Select the draft or homebrew kegerator kit you are interested in
Draft Kegerator Kits are designed to tap commercial kegs such as Bud, Miller, Coors, etc.
Homebrew Kegerator Kits are designed to tap Cornelius type soda kegs that are used by homebrewers to keg their own beer.
We also design custom and combo (mixed draft & homebrew) kits. Please send any custom requests and requests for quote to
Building a homebrew or draft kegerator
Setting up a homebrew kegerator can be a rewarding Saturday afternoon project. And the real benefit of a homebrew kegerator is �no more bottling�, or at least you only need to bottle your beer for competitions and friends. Also, there is also a certain amount of satisfaction to drawing a glass if your own beer from your kegerator. Setting up a draft kegerator is just as easy and you have the satisfaction of dispensing from your own fresh keg of draft beer at home. Regardless of the type of kegerator you are looking at converting, the kegerator elements are the same.
The most important part of your kegerator is the refrigerator itself. Used refrigerators are an excellent deal but it�s wise to do some basic checking before hauling your $45.00 find home. Bring along a thermometer to measure the inside temperature of the refrigerator. And if it�s not running then have the seller plug it in & come back an hour later. If the inside temperature does not cool to at least 45 F then walk away. Also, look at the seal around the door. If you see signs of rust then the door gasket is probably leaking and you want to walk away. Also, check the door gasket by closing the door on a dollar bill and then try to pull it out in several places. The dollar bill should not pull out easily.
All kegerator conversions contain the same basic elements:
CO2 Tank � Most often a 5# tank, but sometimes a 20# tank. A 20# CO2 tank will be the most economical to fill or exchange but a 5# CO2 tank will be much easier to handle and can often be placed inside the kegerator with the kegs.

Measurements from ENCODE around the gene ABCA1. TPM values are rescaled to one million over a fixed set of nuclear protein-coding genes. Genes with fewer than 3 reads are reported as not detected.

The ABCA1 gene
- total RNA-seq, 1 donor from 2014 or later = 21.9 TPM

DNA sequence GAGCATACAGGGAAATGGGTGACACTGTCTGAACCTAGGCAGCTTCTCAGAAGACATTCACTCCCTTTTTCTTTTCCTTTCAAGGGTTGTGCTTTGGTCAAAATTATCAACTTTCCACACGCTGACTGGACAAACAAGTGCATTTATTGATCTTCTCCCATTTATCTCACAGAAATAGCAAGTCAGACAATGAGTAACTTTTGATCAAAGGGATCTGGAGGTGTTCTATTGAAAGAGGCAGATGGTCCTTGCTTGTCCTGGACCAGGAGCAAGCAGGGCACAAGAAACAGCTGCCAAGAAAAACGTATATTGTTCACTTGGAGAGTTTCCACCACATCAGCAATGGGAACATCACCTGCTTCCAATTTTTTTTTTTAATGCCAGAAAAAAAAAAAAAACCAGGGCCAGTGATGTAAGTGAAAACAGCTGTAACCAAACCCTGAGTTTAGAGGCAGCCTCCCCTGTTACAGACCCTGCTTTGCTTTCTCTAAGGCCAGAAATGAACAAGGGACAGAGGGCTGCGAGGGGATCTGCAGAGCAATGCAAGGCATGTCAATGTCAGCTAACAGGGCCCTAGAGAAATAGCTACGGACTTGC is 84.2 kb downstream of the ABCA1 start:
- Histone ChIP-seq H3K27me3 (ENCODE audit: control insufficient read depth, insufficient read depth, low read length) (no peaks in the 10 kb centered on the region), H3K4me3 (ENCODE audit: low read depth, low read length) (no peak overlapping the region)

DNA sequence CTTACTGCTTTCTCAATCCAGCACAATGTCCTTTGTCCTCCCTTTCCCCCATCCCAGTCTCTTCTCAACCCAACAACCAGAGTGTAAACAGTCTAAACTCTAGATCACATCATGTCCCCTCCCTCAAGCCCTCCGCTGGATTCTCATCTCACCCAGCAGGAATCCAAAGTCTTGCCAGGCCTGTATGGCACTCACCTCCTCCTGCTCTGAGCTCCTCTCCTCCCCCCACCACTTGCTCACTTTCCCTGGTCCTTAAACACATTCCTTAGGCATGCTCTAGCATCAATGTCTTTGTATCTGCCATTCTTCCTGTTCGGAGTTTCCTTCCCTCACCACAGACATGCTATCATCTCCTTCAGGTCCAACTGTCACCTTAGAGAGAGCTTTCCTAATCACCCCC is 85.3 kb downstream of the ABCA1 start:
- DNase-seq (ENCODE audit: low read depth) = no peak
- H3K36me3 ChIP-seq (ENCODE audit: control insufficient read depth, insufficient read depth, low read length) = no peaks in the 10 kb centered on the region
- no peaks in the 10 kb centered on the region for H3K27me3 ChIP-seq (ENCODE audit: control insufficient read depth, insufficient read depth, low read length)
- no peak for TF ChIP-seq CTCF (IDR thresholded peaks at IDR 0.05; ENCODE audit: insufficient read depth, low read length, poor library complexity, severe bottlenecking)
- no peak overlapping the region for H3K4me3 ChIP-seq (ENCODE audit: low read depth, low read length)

CO2 Regulator � The lowest cost regulators will only have a single gauge that will display only your regulator setting. Even though a 2 gauge regulator will cost a little more, a 2 gauge regulator is worth the extra cost because the second gauge (the tank gauge) will tell you when your CO2 tank is close to empty.
CO2 lines � Most often a single line or a line with a tee for multiple kegs. Most of the time the line is �� ID. Some more extravagant multi-keg conversions run their CO2 through a manifold with an individual shutoff and check valve for each keg.
CO2 disconnects / keg couplers � Disconnects attach the CO2 lines to the Cornelius tanks (kegs) while the CO2 line is attached to the side of a draft keg coupler. CO2 disconnects and keg couplers incorporate their own internal shutoff valves that turn off the CO2 when disconnected from a keg.
Homebrew - Cornelius (or Corny) keg � There are 2 choices here, pin lock (Coke) or ball lock (General Beverage or Pepsi). The difference between the two systems are how the disconnects attach to the keg. With pin lock, a collar is twisted to lock the disconnects onto the keg. With ball lock, a collar is lifted and then dropped down to lock the disconnects onto the keg. Both systems are available new or used.
Draft - 1/6 barrel, 1/2 barrel or 1/4 barrel - The tall, slender 1/6 barrel kegs are the easiest to handle, followed by the 1/4 barrel and then finally the 1/2 barrel keg. Also, a multi keg kegerator is easier to manage with 1/6 barrel kegs because they can be stacked side by side.
Liquid disconnects / keg couplers � Disconnects attach the beer lines to the Cornelius tanks (kegs) while keg couplers dispense beer straight through the center. And just like the CO2 disconnects, the liquid disconnects also incorporate their own internal shutoff valves that turn off the beer when disconnected from a keg. Quality keg couplers incorporate a check valve to prevent back flow when uncoupling a keg.
Beer line � should always be 3/16� ID and should be heavy beer line or BIB tubing. 3/16� tubing is small enough to make the beer slow down on the way to the tap, helping to prevent foaming. The ideal length for reducing foaming while still maintaining a decent pour speed is usually 5 � 6 feet.
Beer faucets � Can be a beer tower, commercial style beer faucets or low cost pony taps.
Converting a refrigerator into a kegerator involves building a shelf for the kegs (if you need one), initially placing the kegs inside and routing the CO2 lines, drilling a hole for the main CO2 line (if the CO2 tank will be outside the refrigerator) and mounting the faucets or beer tower.
Before converting a refrigerator, you need to follow a couple of simple rules. First, never drill or cut into a refrigerator that is plugged in. Second, before drilling or cutting into a refrigerator, find out where the refrigeration lines are. The last thing you want to do is to drill into the side of a refrigerator and then be greeted with a hisssssss, the sound of escaping Freon!